When Nortel Networks, founded in Montreal in 1895 as the Northern Electric and Manufacturing Company, filed for protection from its creditors in 2009, the pocket analysis of how one of the world’s largest telecom companies had gone bust was that the market had spoken.
Through a combination of supposedly slippery bookkeeping, excessive bonuses, and a lack of agility inherent to an overlarge ex-crown corporation, Nortel had fallen prey to the market’s circle of life. What assets were left at the end (approximately 6,000 patents and patent applications for technologies that had wireless, 4G, networking, optical, voice, and semiconductor applications) were sold to a consortium of other tech companies and spread around the world.
In 2012, reports emerged that Nortel had been hacked as early as the year 2000, and perhaps earlier than that. The passwords of seven top executives were stolen, after which it was open season on internal R&D reports, emails and replicable technical formulas, as good as blueprints for creating knockoffs. When I spotted a Nortel sign while wandering past their Beijing headquarters in 2001, my main thought was, “Geez, these guys are huge.” It’s difficult now to jar oneself to remember just how huge they were; at its peak, in 2000, Nortel had a market value of $350 billion. The stock once represented 36% of the entire value of the Toronto Stock Exchange and employed 90,000 people.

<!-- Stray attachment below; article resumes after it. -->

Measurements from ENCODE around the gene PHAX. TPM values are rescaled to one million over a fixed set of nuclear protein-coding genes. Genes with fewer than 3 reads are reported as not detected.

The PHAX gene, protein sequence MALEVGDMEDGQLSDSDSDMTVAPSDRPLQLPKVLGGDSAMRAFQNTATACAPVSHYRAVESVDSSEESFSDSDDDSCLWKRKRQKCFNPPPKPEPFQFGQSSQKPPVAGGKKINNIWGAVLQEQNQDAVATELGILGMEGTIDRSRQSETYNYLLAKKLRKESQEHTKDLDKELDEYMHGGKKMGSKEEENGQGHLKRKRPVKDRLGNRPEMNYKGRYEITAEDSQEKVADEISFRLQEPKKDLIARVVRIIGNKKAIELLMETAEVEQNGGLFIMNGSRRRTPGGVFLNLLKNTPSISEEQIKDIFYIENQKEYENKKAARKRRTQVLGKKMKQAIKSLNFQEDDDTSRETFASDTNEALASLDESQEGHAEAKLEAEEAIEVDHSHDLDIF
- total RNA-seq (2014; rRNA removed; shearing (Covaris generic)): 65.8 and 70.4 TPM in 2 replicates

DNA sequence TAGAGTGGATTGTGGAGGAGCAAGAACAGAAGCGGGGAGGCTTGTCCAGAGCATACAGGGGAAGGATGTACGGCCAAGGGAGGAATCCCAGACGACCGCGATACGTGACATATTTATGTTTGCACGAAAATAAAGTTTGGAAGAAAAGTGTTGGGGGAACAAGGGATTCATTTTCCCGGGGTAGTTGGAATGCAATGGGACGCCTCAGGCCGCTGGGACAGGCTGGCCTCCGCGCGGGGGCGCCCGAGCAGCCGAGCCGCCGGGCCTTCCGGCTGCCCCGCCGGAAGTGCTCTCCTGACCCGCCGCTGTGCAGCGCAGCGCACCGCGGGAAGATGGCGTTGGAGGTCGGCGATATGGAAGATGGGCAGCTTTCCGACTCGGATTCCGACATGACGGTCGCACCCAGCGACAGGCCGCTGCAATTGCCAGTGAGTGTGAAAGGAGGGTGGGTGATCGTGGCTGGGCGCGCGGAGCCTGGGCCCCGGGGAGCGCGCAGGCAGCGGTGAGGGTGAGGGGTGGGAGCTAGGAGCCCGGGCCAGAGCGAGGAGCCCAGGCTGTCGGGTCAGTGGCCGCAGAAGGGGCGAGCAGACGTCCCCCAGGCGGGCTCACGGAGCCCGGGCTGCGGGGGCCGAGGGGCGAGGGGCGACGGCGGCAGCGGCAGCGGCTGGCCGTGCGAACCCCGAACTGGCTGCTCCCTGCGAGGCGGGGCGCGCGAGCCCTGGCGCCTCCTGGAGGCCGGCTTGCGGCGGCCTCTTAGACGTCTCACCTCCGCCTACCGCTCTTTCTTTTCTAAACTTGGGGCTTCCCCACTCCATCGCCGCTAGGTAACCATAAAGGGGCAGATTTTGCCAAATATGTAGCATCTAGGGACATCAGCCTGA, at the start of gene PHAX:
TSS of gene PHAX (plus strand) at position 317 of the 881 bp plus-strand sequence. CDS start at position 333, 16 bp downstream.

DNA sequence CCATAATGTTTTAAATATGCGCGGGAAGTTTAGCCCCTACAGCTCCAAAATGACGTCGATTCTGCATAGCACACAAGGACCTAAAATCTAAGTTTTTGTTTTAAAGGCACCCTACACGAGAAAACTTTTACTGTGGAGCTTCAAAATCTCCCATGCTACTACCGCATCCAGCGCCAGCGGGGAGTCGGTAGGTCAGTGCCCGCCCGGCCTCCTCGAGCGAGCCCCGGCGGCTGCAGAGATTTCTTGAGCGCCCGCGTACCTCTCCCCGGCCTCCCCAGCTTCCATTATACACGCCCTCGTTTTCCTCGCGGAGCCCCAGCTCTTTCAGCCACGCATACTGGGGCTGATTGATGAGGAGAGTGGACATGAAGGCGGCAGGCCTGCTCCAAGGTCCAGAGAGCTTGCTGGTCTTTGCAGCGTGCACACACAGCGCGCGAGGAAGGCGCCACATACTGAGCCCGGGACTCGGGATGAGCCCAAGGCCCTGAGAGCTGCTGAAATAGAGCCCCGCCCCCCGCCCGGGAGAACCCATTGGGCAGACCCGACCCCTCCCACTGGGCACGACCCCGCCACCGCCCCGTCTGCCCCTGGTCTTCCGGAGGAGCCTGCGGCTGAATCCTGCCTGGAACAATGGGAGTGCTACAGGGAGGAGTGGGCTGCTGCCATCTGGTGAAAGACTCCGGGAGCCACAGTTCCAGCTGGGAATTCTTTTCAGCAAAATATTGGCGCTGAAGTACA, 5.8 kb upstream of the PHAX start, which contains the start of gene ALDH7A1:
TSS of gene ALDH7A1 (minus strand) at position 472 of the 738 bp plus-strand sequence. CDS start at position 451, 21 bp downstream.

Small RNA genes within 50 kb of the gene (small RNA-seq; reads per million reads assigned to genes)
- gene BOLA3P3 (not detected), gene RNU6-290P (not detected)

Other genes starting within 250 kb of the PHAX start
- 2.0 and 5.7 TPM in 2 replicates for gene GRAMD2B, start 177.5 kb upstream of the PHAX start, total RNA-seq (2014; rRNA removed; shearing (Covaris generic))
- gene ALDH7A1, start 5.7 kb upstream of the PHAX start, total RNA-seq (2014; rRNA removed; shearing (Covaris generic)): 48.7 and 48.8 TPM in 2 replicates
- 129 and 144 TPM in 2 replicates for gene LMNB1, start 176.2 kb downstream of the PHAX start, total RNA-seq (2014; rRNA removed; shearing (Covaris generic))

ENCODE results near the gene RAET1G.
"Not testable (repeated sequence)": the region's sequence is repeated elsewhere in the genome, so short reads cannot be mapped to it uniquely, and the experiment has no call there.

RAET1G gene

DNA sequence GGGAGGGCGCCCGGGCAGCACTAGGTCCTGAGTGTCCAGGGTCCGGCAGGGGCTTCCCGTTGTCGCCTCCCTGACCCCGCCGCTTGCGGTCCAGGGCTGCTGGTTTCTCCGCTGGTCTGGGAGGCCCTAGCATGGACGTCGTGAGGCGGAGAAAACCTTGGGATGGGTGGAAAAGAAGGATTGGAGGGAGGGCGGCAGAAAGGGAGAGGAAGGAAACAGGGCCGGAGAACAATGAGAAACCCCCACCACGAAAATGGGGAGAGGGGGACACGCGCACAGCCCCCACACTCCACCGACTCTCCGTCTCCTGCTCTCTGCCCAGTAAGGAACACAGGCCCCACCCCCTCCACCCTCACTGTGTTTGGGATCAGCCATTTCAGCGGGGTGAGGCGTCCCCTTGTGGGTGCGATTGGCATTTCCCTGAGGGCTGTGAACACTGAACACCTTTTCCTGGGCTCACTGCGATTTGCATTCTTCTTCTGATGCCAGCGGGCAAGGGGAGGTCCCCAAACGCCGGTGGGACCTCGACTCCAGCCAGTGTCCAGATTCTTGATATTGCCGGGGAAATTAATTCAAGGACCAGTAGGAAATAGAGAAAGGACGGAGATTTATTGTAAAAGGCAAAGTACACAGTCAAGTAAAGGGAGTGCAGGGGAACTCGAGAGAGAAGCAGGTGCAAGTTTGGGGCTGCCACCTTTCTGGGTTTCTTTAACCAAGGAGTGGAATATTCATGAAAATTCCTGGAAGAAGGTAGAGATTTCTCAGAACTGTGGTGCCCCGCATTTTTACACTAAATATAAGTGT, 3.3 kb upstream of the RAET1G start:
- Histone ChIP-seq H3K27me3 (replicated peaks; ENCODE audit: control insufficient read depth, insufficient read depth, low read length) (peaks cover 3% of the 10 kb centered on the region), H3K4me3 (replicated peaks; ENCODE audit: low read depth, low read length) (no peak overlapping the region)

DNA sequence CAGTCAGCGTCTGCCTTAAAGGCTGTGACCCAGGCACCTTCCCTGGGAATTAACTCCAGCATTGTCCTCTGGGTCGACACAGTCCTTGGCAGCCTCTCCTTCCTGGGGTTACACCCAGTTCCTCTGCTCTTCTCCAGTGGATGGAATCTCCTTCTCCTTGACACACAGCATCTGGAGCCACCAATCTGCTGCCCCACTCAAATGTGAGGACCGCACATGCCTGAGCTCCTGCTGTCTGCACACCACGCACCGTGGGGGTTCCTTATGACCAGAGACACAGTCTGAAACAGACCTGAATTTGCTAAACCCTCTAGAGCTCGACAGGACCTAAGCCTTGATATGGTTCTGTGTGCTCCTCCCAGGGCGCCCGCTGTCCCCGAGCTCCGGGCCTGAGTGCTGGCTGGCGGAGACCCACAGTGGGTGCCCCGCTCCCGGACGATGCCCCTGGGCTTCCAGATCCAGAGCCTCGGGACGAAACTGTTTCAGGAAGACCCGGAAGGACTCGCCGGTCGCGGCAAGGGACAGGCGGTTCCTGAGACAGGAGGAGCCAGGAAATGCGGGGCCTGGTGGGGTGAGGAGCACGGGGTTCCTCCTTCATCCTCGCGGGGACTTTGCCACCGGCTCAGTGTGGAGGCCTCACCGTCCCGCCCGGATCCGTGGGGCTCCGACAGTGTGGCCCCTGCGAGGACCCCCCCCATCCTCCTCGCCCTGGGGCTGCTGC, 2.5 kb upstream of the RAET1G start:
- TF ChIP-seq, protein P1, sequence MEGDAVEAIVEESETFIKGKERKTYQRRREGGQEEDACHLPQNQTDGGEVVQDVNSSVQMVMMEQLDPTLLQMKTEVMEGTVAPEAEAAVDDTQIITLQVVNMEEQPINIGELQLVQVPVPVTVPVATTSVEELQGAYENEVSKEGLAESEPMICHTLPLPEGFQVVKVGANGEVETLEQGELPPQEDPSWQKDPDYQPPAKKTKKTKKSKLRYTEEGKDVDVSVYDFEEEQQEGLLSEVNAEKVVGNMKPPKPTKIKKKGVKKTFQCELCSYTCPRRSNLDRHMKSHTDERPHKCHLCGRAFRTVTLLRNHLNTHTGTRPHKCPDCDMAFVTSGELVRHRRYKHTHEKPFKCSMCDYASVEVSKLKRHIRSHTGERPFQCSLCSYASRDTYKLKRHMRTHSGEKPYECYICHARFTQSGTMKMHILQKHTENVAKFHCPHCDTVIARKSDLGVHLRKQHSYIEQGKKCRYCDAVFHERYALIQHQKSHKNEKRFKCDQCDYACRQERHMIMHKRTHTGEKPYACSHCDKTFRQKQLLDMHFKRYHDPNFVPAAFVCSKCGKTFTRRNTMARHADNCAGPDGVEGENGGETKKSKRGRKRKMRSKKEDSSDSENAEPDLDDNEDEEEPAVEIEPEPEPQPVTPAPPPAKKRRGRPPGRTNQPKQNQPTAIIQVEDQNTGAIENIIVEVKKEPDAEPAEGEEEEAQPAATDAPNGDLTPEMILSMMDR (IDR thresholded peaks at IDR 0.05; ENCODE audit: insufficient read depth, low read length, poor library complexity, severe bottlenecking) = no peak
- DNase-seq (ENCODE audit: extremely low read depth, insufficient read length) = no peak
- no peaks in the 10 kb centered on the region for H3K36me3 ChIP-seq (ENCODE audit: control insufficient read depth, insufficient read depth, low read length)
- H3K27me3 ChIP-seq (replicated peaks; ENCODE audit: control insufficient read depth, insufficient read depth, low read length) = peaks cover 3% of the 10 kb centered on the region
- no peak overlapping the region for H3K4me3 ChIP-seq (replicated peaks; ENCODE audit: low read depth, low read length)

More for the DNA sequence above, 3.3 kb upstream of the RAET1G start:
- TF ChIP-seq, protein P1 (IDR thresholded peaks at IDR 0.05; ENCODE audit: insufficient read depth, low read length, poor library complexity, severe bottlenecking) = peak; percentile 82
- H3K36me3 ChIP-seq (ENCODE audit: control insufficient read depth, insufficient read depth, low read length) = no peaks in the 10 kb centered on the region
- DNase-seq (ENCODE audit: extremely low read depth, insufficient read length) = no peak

Eventually, Nortel’s senior security advisor, Brian Shields, undertook a six-month investigation to determine the depth of the problem. His conclusion was that the hackers ”…had access to everything… They had plenty of time. All they had to do was figure out what they wanted.” Shields states that the company discovered in 2004 that some of its computers were transmitting data to an IP address in Shanghai. Hindsight being 20/20, it seems incredible that Shields’ investigation wasn’t taken seriously by management and was quietly put down. In 2004, it would have been impossible not to notice that Huawei, a Chinese telecom giant which currently runs high-speed networks for Bell Canada, Telus, SaskTel and Wind Mobile, began producing replicas of Nortel products, right down to the instruction manuals.